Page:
What is a vendor management policy, and why does your company need one?
As your business works to ensure that it is effectively securing sensitive data and information, putting in place a vendor management policy is a key part of building a holistic compliance risk management strategy. It is a best practice for any organization working with sensitive data and customers’ personally identifiable information (PII) to develop a policy to review all vendors — every third-party, contractor, or associate with whom you do business — and to establish requirements for the level of information security that vendors should maintain.
Vendor management and the path to compliance
Building a vendor management policy will also help bring your company into regulatory compliance. As companies of all types outsource services to third and fourth parties and beyond — and as data breaches have become unfortunately common — regulators have expanded security and data management requirements in various sectors to ensure that companies are effectively and proactively managing supply chain risks. A vendor management policy is often a key component of demonstrating your company’s compliance with today’s regulations.
Consider your security posture inside and out
How does vendor management figure into your company’s overall cybersecurity? Your company may think first of cybersecurity as an internal matter — and your internal security posture is of key importance. But when your organization engages a wider network of vendors and partners in the delivery of services that access or manage sensitive customer data, the security of those external vendors — and the risk associated with their data and network access — become just as important as how you handle security internally.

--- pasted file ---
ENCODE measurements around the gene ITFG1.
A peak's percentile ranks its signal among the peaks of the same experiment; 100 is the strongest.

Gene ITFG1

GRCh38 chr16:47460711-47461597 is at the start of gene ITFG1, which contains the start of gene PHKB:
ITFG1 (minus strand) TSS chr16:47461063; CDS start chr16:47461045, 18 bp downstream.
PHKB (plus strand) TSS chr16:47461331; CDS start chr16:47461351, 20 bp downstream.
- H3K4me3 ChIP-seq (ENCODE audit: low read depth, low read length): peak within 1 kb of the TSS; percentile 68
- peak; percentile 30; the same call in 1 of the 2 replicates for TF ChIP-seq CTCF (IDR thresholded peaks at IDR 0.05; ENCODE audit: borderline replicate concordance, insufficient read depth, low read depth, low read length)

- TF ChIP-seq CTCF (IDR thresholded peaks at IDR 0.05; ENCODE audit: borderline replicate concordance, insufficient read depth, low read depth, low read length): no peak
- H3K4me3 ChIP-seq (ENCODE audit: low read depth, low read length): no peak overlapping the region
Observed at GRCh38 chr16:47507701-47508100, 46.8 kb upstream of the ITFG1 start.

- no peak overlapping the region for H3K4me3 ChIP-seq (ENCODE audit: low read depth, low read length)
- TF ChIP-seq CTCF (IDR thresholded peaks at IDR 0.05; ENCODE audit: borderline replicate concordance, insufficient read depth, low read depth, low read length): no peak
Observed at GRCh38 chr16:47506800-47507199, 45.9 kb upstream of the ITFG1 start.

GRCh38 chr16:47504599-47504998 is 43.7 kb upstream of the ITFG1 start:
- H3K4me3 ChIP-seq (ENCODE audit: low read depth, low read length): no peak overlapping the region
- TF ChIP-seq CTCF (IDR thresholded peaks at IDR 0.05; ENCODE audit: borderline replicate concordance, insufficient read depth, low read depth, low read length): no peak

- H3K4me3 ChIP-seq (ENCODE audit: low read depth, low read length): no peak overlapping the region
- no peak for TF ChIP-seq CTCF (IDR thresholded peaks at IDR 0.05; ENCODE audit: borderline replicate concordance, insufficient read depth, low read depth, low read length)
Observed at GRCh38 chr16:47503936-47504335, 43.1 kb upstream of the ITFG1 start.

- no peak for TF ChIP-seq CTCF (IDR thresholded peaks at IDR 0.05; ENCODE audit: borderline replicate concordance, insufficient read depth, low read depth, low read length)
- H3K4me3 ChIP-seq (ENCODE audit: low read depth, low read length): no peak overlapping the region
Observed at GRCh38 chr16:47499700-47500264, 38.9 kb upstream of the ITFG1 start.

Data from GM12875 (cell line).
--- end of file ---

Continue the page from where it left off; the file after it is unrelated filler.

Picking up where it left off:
Policy begins with a cross-company team
Where should your company begin to create a vendor management policy? Start by assembling a team with representatives from across your company. You will want to ensure that your vendor management team is populated by members from different departments, bringing different perspectives on your business. Your decision-makers should be represented, as should your IT security department, someone from your procurement team, a lawyer, and someone from your business unit. You may consider other team members as needed, depending on your particular business model. Your vendor management team will be tasked with building a comprehensive list of all the third-party vendors, contractors, partners, and associates with whom you work.